Debunking Immigration Myths

The United States doesn’t need more immigration.

The United States needs immigration if it wants to maintain a strong economy. Native birth rates are below the replacement level, which means—without immigration—a smaller population, fewer workers, and thus a shrinking economy.

Limiting legal immigration will help the economy.

The reverse is true. Immigrants help the economy on a variety of fronts, from boosting consumption to raising productivity to creating jobs and paying taxes, and often at rates higher than native workers. There are many examples. If the Deferred Action for Childhood Arrivals (DACA)-eligible population were to be removed from the U.S. workforce, it would cost the federal government between $18 and $52 billion, and the economy would forgo $176 billion in gross domestic product.

Immigration threatens to bankrupt Social Security and other parts of the social safety net.

Immigration bolsters the safety net. It is true that the Social Security Trust Fund will be depleted in the next decade because, with the Baby Boomers retiring, there are more people taking benefits out of the system than paying taxes in. More immigration, however, would have as its immediate effect more payroll and more payroll taxes—ultimately delaying Social Security’s financial difficulties (exactly the same scenario as would happen if the United States had another baby boom). Immigrants also are net contributors to federal and state budgets, with second-generation immigrants contributing more than any other group.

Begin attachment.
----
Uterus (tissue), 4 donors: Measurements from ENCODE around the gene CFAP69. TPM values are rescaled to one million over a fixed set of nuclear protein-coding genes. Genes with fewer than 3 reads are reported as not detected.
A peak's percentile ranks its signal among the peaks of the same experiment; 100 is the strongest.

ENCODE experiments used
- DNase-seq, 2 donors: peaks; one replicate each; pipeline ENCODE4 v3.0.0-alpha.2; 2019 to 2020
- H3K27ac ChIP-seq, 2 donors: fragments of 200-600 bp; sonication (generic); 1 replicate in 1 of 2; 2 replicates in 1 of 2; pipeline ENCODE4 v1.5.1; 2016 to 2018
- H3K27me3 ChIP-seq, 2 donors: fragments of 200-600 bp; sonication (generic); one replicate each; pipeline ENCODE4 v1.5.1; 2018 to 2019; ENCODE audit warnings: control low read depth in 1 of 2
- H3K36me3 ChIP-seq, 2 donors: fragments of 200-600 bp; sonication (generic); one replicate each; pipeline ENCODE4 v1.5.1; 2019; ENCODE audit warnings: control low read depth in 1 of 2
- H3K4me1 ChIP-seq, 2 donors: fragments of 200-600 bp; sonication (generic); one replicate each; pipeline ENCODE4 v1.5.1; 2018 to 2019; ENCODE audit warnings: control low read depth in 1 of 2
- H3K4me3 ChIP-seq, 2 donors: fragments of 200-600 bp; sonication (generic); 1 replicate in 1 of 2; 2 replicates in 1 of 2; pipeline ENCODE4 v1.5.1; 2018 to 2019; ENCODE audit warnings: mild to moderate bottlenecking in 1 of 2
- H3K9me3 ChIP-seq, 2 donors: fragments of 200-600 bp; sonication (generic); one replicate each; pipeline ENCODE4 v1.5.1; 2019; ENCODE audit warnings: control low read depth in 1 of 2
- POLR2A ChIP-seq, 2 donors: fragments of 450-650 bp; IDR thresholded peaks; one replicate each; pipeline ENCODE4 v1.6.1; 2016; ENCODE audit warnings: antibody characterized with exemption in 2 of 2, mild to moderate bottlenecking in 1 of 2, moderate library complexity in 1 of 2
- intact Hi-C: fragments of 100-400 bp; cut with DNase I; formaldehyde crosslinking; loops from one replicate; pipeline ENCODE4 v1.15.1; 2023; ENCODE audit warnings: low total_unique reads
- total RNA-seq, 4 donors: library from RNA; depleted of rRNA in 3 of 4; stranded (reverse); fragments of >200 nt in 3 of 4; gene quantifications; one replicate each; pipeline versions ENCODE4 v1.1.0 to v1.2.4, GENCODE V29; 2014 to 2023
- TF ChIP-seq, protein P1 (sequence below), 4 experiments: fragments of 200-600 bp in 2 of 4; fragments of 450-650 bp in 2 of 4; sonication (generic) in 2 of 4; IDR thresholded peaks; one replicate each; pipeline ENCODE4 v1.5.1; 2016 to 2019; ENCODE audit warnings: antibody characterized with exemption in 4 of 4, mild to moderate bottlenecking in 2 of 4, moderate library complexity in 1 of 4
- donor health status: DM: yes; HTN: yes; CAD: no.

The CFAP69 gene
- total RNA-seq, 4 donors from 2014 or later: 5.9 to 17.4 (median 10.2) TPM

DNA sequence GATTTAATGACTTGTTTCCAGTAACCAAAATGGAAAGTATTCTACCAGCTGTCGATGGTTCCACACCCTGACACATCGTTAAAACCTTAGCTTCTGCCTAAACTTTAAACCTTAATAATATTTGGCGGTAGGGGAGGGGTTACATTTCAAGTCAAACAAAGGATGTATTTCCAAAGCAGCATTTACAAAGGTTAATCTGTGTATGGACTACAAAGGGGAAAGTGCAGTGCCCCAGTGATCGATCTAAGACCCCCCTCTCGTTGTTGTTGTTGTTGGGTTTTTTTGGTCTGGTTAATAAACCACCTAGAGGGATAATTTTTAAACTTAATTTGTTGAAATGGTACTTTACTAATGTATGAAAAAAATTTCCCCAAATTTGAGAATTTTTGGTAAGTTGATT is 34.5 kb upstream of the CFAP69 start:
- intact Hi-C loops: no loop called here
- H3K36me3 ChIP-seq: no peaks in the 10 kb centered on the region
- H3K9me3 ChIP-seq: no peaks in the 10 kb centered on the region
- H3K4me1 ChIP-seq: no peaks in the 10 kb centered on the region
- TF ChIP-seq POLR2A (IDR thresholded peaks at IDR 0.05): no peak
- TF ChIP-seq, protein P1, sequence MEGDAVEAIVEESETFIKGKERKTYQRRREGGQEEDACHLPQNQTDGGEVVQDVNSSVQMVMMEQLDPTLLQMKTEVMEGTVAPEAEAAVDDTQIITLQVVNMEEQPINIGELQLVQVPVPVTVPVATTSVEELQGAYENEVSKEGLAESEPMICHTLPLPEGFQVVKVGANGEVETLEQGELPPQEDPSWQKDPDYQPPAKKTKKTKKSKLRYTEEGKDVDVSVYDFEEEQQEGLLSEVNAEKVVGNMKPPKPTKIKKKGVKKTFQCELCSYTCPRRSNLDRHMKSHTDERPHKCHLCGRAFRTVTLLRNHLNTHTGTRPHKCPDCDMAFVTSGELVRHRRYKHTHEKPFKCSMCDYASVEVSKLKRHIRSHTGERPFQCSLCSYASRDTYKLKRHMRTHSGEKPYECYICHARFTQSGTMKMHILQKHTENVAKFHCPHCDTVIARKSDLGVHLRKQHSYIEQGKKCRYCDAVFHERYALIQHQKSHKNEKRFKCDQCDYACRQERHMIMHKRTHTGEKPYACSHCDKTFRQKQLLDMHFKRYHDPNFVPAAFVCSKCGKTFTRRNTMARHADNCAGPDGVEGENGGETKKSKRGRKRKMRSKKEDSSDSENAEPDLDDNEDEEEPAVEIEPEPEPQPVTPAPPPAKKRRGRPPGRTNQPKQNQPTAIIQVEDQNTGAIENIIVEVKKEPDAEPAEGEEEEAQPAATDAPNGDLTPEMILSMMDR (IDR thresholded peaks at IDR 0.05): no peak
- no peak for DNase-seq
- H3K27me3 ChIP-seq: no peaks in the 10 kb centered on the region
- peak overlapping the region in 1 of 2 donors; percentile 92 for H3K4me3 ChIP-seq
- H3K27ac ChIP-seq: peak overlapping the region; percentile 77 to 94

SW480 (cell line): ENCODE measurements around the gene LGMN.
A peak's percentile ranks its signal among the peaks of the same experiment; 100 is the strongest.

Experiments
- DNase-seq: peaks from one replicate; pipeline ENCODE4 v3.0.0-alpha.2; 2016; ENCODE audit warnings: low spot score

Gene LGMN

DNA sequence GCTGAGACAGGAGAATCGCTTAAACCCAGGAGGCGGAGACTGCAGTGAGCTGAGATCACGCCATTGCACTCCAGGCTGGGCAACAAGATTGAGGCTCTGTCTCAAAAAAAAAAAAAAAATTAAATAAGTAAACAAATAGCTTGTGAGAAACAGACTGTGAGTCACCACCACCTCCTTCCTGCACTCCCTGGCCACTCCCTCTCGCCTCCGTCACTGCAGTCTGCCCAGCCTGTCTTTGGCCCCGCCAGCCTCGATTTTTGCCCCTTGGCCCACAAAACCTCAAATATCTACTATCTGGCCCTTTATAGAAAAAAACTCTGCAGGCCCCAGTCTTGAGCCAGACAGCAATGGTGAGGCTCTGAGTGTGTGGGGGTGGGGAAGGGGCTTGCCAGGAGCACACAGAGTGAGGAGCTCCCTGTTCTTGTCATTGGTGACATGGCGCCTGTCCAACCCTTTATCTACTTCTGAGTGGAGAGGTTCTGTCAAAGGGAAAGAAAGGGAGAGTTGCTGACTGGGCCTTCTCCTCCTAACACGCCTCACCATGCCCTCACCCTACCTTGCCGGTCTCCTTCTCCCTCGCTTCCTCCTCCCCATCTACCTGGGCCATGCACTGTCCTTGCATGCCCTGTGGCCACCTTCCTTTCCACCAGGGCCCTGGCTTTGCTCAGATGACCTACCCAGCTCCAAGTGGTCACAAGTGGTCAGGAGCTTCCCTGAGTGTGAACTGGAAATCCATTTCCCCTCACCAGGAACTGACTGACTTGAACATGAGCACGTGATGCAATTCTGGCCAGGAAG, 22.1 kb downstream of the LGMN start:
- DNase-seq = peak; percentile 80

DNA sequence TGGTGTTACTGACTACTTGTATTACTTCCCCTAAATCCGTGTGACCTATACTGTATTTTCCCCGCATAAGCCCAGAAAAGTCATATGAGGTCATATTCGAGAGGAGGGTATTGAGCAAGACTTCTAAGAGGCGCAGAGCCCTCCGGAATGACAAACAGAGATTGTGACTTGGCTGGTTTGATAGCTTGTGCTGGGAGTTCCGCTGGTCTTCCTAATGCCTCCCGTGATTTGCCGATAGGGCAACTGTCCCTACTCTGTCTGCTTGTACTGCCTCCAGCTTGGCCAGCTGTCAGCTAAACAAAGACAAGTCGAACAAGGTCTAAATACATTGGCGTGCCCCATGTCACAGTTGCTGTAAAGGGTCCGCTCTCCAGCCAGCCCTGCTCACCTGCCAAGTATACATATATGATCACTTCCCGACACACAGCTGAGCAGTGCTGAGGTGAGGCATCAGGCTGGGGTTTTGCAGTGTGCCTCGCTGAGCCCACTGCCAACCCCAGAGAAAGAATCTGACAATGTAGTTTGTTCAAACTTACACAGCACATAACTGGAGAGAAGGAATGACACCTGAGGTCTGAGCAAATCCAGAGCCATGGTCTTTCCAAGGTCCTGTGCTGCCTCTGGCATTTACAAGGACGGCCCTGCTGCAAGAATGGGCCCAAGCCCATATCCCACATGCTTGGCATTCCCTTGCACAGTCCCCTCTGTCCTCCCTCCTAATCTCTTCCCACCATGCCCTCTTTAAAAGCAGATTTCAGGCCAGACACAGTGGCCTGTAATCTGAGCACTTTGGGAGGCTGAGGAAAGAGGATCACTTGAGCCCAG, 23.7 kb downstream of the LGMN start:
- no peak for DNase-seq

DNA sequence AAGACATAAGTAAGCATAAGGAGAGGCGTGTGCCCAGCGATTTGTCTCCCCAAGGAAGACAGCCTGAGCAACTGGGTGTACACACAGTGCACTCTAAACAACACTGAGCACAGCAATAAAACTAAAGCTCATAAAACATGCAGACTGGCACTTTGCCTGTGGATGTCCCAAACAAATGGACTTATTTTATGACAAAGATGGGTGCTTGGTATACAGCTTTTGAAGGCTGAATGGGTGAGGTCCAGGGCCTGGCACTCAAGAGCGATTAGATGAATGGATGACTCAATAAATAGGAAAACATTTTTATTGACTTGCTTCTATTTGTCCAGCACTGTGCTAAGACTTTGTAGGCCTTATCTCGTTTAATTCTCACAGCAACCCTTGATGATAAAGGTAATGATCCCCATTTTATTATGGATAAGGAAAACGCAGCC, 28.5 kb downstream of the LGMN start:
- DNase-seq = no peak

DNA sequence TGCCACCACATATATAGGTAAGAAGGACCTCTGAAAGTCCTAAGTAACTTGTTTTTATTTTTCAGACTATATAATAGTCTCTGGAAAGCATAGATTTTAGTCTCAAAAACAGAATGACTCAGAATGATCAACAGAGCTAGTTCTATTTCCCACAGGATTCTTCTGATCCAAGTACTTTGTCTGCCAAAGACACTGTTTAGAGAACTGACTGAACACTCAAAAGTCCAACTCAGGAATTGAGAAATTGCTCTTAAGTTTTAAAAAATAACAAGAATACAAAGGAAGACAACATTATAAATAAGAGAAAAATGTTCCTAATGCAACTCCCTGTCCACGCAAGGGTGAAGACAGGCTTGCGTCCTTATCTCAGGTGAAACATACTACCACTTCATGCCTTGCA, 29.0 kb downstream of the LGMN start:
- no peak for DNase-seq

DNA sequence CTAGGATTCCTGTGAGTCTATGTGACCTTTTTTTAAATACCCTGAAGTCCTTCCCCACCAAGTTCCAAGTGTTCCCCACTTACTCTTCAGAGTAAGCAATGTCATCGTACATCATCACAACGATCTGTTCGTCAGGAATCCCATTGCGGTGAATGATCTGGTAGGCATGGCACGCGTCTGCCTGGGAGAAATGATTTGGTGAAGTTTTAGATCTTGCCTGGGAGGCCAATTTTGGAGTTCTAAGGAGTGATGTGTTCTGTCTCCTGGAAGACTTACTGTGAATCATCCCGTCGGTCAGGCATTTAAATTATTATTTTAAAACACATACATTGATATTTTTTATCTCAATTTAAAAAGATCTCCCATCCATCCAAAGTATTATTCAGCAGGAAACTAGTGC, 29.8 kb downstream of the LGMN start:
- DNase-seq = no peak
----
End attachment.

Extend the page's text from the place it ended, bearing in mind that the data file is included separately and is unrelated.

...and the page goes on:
Immigrants are stealing jobs and lowering wages.

Higher immigration levels create more jobs and higher wages for the native-born population. For every 100 high-skilled immigrants, 183 jobs are created for the native born, and for every 100 new low-skilled immigrants, 464 jobs are created for the native born. Immigrants have different skills than U.S.-born workers, leading them to specialize in different types of jobs and thus not displace native workers. This specialization boosts productivity and drives native-born workers to perform their own jobs more efficiently, ultimately increasing their wages.

This brief is adapted from “Building a Pro-Growth Legal Immigration System,” AAF’s immigration-reform proposal.